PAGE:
A “universal” flu vaccine, that could provide lifelong protection against all seasonal strains of influenza, as well as provide protection against a pandemic virus, would be a most crucial and significant breakthrough. A major international workshop, entitled “Pathway to a Universal Influenza Vaccine,” was convened June 28 and 29, 2017, by the U.S. National Institute of Allergy and Infectious Diseases, to identify gaps in our knowledge that need to be addressed to develop such a vaccine (1).

Participants noted shortcomings in our understanding of the epidemiology, transmission, natural history, and pathogenesis of influenza. Among the issues specifically mentioned: “influenza surveillance is lacking in certain regions of the developing world and globally in certain high-risk groups… gaps in knowledge include the relationship between symptoms, viral shedding and transmission, as well as the level of protection needed to interrupt transmission.”

The host factors that influence influenza disease severity were also acknowledged to be poorly understood. To that point, participants addressed the need to better understand how pre-existing immunity—which might result from multiple natural influenza infections, as well as from repeated vaccinations—might affect how that person’s immune response will respond to future infections and, importantly, how past exposures might affect the efficacy of a vaccine. As stated in the meeting report: “Recent data provide strong epidemiologic evidence that infection with the influenza strain circulating during one’s childhood elicits a lifelong immunologic imprint that impacts responses to novel strains and can help protect against unfamiliar HA subtypes from the same phylogenetic group as the original infecting virus…The potential consequences of imprinting infants with vaccines versus natural exposure need to be carefully assessed.” [The HA protein is the so-called hemagglutinin, which serves the virus as its attachment protein.]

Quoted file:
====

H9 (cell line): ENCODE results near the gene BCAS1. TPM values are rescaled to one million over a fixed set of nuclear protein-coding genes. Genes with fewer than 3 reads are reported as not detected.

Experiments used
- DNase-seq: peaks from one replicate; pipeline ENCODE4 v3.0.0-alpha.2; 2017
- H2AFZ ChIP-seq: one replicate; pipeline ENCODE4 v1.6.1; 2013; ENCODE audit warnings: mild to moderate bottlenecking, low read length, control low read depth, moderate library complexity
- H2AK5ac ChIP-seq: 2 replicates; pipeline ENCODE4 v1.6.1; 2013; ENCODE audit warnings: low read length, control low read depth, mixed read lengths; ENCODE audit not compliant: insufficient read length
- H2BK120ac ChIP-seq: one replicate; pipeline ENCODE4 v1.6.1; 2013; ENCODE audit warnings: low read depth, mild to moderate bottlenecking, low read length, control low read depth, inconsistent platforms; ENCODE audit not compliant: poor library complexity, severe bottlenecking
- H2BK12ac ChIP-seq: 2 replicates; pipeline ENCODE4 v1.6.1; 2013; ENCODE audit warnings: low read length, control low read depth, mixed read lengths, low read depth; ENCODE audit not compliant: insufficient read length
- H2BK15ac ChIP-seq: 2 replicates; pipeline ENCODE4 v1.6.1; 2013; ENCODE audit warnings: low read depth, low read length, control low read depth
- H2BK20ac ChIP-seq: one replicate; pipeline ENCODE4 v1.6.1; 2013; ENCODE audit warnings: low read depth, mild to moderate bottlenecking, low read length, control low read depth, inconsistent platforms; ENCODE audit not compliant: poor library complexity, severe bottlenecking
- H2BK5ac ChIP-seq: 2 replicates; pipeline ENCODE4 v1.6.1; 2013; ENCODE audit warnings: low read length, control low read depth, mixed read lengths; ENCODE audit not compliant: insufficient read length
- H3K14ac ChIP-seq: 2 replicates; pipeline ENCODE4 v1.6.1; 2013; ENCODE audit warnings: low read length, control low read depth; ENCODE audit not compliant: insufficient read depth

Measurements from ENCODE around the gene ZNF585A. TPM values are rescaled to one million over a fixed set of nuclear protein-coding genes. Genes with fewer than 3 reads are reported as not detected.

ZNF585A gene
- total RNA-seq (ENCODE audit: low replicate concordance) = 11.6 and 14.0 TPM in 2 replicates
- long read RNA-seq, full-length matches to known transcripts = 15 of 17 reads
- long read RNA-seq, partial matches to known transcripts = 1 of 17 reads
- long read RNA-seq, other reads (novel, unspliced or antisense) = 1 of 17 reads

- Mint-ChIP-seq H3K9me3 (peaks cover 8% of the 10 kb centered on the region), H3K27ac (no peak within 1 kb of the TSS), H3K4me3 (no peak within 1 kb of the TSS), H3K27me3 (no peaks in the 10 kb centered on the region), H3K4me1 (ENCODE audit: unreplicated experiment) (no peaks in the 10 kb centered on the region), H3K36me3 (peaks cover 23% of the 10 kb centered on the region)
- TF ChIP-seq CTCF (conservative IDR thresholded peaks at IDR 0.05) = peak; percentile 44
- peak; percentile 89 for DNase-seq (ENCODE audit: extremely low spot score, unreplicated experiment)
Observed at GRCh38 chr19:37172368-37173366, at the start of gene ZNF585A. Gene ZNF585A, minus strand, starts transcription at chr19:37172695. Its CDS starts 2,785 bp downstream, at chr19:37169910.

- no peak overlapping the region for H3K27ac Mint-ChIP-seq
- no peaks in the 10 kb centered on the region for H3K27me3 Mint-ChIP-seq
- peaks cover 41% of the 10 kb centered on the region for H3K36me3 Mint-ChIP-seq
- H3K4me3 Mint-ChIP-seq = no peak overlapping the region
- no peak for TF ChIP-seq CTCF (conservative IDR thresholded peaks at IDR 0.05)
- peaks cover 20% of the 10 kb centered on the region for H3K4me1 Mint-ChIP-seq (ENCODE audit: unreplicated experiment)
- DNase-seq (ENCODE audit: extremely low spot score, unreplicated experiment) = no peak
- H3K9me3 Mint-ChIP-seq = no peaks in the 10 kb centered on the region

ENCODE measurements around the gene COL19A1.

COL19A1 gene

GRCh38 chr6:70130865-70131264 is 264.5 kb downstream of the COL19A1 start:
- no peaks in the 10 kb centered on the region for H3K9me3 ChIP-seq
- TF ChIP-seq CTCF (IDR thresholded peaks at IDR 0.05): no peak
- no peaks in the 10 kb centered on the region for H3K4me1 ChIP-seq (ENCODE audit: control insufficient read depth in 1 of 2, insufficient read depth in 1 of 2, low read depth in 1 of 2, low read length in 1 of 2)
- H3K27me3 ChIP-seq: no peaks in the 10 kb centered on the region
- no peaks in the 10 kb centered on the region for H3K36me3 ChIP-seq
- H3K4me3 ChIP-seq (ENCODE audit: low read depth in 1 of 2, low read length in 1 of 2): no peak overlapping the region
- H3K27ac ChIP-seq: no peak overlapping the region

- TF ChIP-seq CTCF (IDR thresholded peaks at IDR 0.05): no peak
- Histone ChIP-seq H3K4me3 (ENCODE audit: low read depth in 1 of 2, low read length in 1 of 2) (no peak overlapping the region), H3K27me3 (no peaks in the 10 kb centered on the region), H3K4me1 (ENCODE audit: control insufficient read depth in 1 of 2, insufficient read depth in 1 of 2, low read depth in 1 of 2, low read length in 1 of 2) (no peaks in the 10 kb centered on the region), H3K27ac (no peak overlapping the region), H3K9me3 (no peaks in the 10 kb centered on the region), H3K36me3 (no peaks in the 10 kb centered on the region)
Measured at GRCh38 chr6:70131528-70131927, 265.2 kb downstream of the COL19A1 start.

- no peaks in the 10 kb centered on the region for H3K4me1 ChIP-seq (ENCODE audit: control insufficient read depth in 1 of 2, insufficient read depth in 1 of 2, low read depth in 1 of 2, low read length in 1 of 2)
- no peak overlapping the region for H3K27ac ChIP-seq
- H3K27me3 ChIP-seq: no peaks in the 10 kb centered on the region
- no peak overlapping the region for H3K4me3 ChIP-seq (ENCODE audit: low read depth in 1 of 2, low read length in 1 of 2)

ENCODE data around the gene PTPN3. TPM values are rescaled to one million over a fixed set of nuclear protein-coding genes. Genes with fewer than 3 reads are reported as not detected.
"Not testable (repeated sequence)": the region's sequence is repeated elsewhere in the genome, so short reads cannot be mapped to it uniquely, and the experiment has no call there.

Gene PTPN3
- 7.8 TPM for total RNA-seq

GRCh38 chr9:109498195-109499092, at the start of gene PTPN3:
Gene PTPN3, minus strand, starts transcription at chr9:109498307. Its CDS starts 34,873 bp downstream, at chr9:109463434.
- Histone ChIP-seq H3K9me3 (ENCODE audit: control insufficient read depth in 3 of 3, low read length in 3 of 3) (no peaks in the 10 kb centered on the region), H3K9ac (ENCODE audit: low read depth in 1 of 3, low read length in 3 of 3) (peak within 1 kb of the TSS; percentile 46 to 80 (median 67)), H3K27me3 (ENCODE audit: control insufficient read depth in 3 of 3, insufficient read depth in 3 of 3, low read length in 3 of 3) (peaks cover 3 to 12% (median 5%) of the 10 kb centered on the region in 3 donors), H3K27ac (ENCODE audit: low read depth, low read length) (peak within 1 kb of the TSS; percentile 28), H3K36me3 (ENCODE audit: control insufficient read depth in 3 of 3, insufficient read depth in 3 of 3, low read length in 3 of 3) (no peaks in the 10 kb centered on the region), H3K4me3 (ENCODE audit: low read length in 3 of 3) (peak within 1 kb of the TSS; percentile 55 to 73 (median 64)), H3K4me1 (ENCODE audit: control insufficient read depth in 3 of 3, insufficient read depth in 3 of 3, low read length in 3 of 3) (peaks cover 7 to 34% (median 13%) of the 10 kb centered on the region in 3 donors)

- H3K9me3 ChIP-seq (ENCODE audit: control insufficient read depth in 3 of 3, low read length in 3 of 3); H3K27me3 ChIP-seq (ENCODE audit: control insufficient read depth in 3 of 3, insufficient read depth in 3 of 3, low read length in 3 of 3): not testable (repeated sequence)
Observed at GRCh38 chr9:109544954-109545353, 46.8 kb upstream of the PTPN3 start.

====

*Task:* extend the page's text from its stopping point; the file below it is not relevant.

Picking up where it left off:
Participants also noted gaps in our understanding of the underlying B and T cell immune mechanisms that are induced by both natural infections and vaccinations. Further study of these responses was recommended so that we might be better able to stimulate them.